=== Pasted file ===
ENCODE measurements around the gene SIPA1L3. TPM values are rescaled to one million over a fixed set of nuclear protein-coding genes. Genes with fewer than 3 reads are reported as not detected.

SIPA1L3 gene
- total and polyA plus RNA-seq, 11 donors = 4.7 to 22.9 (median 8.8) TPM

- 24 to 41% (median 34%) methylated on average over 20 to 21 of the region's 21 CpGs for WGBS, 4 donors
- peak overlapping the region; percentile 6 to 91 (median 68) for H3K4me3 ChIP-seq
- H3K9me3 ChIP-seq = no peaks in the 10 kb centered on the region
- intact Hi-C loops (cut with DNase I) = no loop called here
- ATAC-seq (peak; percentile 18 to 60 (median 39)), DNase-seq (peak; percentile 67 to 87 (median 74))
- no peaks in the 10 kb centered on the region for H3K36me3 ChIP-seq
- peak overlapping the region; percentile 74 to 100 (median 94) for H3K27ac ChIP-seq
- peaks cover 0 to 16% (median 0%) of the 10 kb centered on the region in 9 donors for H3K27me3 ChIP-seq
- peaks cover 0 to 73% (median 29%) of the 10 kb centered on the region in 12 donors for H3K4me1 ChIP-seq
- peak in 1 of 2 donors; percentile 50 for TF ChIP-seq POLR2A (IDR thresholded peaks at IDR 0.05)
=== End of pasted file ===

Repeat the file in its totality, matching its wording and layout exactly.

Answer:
ENCODE measurements around the gene SIPA1L3. TPM values are rescaled to one million over a fixed set of nuclear protein-coding genes. Genes with fewer than 3 reads are reported as not detected.

SIPA1L3 gene
- total and polyA plus RNA-seq, 11 donors = 4.7 to 22.9 (median 8.8) TPM

- 24 to 41% (median 34%) methylated on average over 20 to 21 of the region's 21 CpGs for WGBS, 4 donors
- peak overlapping the region; percentile 6 to 91 (median 68) for H3K4me3 ChIP-seq
- H3K9me3 ChIP-seq = no peaks in the 10 kb centered on the region
- intact Hi-C loops (cut with DNase I) = no loop called here
- ATAC-seq (peak; percentile 18 to 60 (median 39)), DNase-seq (peak; percentile 67 to 87 (median 74))
- no peaks in the 10 kb centered on the region for H3K36me3 ChIP-seq
- peak overlapping the region; percentile 74 to 100 (median 94) for H3K27ac ChIP-seq
- peaks cover 0 to 16% (median 0%) of the 10 kb centered on the region in 9 donors for H3K27me3 ChIP-seq
- peaks cover 0 to 73% (median 29%) of the 10 kb centered on the region in 12 donors for H3K4me1 ChIP-seq
- peak in 1 of 2 donors; percentile 50 for TF ChIP-seq POLR2A (IDR thresholded peaks at IDR 0.05)